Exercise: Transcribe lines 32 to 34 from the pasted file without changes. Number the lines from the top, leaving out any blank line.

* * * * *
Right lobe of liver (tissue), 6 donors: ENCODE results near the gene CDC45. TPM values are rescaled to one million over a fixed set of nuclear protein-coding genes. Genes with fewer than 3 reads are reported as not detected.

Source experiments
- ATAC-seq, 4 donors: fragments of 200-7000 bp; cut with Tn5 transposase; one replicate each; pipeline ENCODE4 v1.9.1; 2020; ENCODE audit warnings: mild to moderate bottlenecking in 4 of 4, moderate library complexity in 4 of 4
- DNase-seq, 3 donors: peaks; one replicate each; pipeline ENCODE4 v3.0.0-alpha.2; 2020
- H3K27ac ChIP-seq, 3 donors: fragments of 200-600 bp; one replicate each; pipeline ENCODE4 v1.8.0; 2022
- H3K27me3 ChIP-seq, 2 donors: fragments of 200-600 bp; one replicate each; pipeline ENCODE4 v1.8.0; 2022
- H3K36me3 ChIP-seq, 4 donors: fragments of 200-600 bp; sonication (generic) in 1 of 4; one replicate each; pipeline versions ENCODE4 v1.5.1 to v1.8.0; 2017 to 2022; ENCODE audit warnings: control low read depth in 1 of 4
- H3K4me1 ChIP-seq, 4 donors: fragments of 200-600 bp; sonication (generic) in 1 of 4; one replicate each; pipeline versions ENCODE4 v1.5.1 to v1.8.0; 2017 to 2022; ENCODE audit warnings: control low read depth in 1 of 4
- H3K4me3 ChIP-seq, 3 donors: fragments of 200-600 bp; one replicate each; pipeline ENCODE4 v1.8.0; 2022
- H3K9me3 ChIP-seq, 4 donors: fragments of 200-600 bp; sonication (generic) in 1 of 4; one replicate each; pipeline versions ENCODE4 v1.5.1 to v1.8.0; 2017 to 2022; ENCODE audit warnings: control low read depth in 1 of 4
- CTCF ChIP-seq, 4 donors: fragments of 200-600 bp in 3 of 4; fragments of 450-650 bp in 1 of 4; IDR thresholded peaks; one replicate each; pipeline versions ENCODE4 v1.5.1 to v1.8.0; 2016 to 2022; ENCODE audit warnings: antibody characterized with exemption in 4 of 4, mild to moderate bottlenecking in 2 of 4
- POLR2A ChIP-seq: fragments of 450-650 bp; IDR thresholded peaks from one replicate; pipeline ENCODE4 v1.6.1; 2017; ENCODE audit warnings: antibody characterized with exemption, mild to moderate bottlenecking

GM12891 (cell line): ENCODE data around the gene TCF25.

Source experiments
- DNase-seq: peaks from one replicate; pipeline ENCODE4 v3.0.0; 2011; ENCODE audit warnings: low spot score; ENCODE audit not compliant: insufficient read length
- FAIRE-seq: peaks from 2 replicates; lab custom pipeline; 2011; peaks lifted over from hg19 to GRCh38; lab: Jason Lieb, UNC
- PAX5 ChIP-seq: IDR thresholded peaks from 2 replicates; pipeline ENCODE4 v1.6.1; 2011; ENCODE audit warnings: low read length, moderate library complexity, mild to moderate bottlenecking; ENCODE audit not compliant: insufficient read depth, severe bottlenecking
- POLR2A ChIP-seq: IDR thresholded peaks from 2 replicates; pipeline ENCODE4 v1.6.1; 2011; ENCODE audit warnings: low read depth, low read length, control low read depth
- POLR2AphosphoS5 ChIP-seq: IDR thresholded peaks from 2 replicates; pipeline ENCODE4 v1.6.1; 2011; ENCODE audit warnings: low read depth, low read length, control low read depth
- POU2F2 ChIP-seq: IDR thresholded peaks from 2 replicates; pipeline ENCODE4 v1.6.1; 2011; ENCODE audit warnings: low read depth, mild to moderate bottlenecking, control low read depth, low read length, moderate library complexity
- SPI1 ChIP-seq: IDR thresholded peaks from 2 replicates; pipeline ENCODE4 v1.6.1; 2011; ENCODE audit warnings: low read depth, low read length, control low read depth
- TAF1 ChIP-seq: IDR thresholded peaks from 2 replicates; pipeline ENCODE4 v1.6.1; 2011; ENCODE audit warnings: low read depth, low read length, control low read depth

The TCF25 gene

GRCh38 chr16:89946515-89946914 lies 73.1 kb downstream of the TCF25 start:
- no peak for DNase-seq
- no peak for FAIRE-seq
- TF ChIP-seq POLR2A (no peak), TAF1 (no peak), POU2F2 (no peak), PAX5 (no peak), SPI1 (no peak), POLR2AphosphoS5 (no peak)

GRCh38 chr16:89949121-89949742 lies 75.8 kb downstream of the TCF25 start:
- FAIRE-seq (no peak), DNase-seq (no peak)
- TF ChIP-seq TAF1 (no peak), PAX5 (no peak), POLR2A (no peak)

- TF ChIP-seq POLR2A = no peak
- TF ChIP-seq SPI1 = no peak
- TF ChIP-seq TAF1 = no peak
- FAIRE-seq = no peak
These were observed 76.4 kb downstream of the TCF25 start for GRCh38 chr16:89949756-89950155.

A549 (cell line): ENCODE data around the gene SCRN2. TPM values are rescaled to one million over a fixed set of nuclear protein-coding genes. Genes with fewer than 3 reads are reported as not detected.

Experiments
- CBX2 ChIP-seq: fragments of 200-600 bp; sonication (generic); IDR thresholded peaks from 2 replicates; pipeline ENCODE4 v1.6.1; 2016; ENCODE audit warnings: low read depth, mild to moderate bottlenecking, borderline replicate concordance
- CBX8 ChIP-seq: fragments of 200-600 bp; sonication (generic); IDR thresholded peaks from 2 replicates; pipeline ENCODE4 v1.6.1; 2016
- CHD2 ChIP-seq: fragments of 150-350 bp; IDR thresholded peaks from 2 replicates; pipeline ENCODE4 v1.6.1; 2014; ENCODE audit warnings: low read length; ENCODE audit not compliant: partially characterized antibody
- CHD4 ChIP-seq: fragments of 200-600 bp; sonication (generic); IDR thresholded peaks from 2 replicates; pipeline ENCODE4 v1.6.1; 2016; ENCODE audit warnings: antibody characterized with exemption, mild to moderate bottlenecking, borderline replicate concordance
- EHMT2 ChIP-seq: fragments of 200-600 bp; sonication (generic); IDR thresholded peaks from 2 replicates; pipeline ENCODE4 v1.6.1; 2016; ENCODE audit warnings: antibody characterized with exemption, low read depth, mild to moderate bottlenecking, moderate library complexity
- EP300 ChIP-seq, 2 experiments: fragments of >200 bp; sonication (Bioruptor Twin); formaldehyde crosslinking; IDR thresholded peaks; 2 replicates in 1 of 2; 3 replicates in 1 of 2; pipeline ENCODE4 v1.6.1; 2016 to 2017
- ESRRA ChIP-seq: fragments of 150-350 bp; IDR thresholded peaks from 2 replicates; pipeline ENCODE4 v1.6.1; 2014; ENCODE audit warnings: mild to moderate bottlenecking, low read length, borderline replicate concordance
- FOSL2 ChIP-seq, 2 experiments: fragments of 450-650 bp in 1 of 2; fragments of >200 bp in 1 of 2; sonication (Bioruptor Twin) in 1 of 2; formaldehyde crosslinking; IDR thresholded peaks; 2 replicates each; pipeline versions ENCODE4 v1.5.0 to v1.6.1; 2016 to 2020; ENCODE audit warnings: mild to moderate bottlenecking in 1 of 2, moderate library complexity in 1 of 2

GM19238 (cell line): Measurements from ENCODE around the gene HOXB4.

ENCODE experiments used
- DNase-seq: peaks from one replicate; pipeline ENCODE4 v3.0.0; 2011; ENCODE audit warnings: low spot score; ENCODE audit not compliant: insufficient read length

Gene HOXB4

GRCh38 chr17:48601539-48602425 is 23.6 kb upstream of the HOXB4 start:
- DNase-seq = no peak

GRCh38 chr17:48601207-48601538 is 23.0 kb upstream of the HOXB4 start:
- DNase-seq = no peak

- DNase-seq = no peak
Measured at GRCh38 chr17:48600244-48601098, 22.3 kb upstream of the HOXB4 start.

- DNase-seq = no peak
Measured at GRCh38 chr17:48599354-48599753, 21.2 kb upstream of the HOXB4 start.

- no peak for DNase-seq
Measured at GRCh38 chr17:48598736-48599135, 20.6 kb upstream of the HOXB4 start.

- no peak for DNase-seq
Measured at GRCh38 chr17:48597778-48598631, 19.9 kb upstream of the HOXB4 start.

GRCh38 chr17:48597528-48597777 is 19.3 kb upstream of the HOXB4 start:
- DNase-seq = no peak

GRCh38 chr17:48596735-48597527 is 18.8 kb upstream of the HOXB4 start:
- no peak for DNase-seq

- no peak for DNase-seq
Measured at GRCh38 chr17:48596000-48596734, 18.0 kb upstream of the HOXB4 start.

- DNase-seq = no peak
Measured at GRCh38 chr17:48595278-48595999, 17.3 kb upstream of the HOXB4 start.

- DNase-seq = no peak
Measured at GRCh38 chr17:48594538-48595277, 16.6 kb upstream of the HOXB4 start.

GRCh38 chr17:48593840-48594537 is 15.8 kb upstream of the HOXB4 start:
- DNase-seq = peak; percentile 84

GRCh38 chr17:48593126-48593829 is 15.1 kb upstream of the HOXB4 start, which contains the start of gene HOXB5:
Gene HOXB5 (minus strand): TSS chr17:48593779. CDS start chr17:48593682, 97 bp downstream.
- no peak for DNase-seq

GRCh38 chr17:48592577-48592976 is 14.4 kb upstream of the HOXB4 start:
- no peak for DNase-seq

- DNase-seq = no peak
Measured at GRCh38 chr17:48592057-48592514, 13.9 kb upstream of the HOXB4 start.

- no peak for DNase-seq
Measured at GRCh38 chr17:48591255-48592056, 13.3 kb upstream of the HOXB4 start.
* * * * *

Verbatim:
- TF ChIP-seq SPI1 = no peak
- TF ChIP-seq TAF1 = no peak
- FAIRE-seq = no peak